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Got an interview and talked with some people, but not my current direct supervisor. Got hired and things were OK, but because of the training I wasn't really working on the stuff I got hired for, so I let it go. A couple of months in I was told I am supposed to do something else by my direct boss, which was something never brought up during my interview and wasn't even in the job application. It's still software development, but it is somehow in a different branch.

I did not feel speak up at the time, I was scared by being the new guy and immediately complain would have cast a bad shadow on me. Now I realize that I am really starting to hate what I am being asked to do and this has repercussion on my performance and mood on a daily basis. Every day is really tough, not only for the meaningless tasks due to being the last arrived, but also because I know they do not add anything to the career I was planning.

I am too afraid to speak up because there is no way my direct boss won't be pissed off. In the end I am messing with his plans. Additionally, I am still on probation. I feel this is a lose-win situation in the best case (win for me), or lose-lose if he decides to retaliate.

Shall I suck it up and hope I'll get the chance to bring up the thing later and get moved when I'll have a good reputation or shall I do it now?

  • If your manager told you that your current role would not change and you have to stick with it, would that be a deal-breaker for you? Would you seek employment elsewhere if that ended up being the case? – user34587 Apr 26 at 10:14
  • No, but that is the case because there are external forces that would make me unable to leave. – Mateo S.A. Apr 26 at 10:19
  • @MateoS.A. Where is this occurring? In the US, at least, it seems rather illegal for any external forces to outright prevent you from leaving. – John Spiegel Apr 26 at 13:33
  • I meant it as I cannot afford to lose my job at this moment. Not that anybody is forcing me to stay! Just circumstances :) What I find a bit shady instead it's the fact of being hired for a position and then being moved immediately. – Mateo S.A. Apr 26 at 14:33
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This is a tricky situation - made more so by the fact that you are still in probation.

I'd say there's nothing wrong with bringing it up in a gentle way, organizing a 1-1 with your direct manager and saying something like:

Hi [boss], as you know I've been working on X for the last few months. Do you have any idea how long you think you'll need me working on X? Obviously I'm happy to help out where I can but I was hired for Y and I'm keen to get stuck into some Y work as I know that's where I can bring the most value.

Youy aren't outright refusing to do the X work but you are making it clear that you'd rather be working on Y and you might get some idea of when/if you'll be able to get to that.

Obviously if they give you an undesirable answer such as "You'll be working on X forever" then you can take that into account and decide yourself whether you'd rather start searching for an alternative role.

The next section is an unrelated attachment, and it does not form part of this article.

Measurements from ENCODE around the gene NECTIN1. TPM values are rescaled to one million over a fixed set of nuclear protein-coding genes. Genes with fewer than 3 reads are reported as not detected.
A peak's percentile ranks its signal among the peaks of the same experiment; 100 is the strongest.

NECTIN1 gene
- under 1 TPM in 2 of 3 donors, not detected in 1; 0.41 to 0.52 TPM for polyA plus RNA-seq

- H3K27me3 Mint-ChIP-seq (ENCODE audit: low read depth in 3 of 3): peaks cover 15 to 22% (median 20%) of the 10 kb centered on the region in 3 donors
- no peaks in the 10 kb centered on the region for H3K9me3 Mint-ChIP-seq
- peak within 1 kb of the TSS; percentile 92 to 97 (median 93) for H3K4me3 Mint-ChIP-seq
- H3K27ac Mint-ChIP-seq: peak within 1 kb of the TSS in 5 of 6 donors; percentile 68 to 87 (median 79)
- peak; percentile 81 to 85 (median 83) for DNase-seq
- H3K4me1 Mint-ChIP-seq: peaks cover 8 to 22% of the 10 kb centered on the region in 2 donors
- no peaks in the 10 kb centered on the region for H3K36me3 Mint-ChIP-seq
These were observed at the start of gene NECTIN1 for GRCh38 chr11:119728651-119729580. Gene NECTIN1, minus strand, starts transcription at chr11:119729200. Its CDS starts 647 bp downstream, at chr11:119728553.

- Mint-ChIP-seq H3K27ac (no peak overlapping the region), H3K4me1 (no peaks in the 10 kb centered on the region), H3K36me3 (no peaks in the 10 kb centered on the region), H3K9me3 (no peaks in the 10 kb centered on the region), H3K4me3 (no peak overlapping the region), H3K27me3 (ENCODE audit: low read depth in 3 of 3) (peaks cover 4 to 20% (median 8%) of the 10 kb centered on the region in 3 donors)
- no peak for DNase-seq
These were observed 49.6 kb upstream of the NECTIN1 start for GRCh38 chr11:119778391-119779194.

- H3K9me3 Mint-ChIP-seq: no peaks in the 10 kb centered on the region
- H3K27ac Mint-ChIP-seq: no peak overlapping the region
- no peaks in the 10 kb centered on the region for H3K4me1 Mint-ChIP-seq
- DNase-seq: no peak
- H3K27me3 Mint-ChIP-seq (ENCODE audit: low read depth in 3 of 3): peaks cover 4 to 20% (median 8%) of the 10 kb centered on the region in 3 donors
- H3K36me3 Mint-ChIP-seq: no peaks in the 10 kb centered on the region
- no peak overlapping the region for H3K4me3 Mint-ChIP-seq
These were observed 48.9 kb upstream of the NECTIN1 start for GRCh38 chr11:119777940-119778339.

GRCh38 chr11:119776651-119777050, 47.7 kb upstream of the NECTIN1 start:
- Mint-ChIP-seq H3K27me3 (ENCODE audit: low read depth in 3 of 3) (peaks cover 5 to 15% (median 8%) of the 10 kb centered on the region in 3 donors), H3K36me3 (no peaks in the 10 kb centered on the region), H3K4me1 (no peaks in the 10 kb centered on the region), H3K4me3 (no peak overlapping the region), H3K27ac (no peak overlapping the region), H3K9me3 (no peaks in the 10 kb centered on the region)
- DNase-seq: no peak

Doing this isn't entirely without risk - but it's pretty small and you can always do some hasty backpedaling if your boss decides to be unreasonable.

  • I think your answer is indeed good in order to maintain balance, but I see that things may not change in the end. He may agree and still ask me to do the same stuff. In fact, this whole position-moving could have been orchestrated by him in the first place and tried to take advantage of my inexperience. I feel that if I have to risk annoying him, I'd rather raise the stakes then risk annoying him and getting nothing for my self. – Mateo S.A. Apr 26 at 10:43
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    @MateoS.A. by keeping the stakes low in the conversation with him you are preserving the option to make an exit on your terms if you feel this is a dealbreaker. Taking a more "ultimatum" approach could take the decision out of your hands. – motosubatsu Apr 26 at 10:45
  • I see your point. Given that I am quite emotionally involved in this situation (for additional reasons that I don't want to risk writing here, for identification), shall I tell him how this situation makes me feel and how stressful it is, or would it be better to leave it out? I think he is a good person, but I also don't want to expose myself too much. – Mateo S.A. Apr 26 at 11:05
  • @MateoS.A. I'd leave that out personally. I'm not saying you should never talk to a boss about feelings like that but with a (relatively) new boss? Not generally a risk worth taking and tbh I don't see it helping make your case here. – motosubatsu Apr 26 at 11:10
  • This is a good approach to your problem. I would add: be patient if you possibly can. When you finish your probation period you will have many more choices than you do now. – O. Jones May 4 at 11:41

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